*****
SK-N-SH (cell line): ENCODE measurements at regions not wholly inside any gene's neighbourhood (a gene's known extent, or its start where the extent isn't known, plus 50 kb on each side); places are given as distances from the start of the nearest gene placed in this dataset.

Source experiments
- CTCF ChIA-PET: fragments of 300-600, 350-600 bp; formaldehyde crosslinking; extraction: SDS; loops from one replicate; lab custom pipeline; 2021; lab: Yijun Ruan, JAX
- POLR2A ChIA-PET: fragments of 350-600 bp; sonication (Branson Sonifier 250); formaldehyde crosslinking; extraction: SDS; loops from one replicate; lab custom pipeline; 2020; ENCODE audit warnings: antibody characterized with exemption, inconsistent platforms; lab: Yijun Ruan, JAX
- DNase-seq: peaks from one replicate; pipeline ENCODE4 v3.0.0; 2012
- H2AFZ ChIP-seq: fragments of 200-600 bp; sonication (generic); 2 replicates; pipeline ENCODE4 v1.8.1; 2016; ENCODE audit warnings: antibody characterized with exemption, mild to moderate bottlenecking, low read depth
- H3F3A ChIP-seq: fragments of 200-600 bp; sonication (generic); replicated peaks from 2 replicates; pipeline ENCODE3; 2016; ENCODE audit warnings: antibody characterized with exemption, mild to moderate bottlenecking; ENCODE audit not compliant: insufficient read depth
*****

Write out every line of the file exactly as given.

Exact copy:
SK-N-SH (cell line): ENCODE measurements at regions not wholly inside any gene's neighbourhood (a gene's known extent, or its start where the extent isn't known, plus 50 kb on each side); places are given as distances from the start of the nearest gene placed in this dataset.

Source experiments
- CTCF ChIA-PET: fragments of 300-600, 350-600 bp; formaldehyde crosslinking; extraction: SDS; loops from one replicate; lab custom pipeline; 2021; lab: Yijun Ruan, JAX
- POLR2A ChIA-PET: fragments of 350-600 bp; sonication (Branson Sonifier 250); formaldehyde crosslinking; extraction: SDS; loops from one replicate; lab custom pipeline; 2020; ENCODE audit warnings: antibody characterized with exemption, inconsistent platforms; lab: Yijun Ruan, JAX
- DNase-seq: peaks from one replicate; pipeline ENCODE4 v3.0.0; 2012
- H2AFZ ChIP-seq: fragments of 200-600 bp; sonication (generic); 2 replicates; pipeline ENCODE4 v1.8.1; 2016; ENCODE audit warnings: antibody characterized with exemption, mild to moderate bottlenecking, low read depth
- H3F3A ChIP-seq: fragments of 200-600 bp; sonication (generic); replicated peaks from 2 replicates; pipeline ENCODE3; 2016; ENCODE audit warnings: antibody characterized with exemption, mild to moderate bottlenecking; ENCODE audit not compliant: insufficient read depth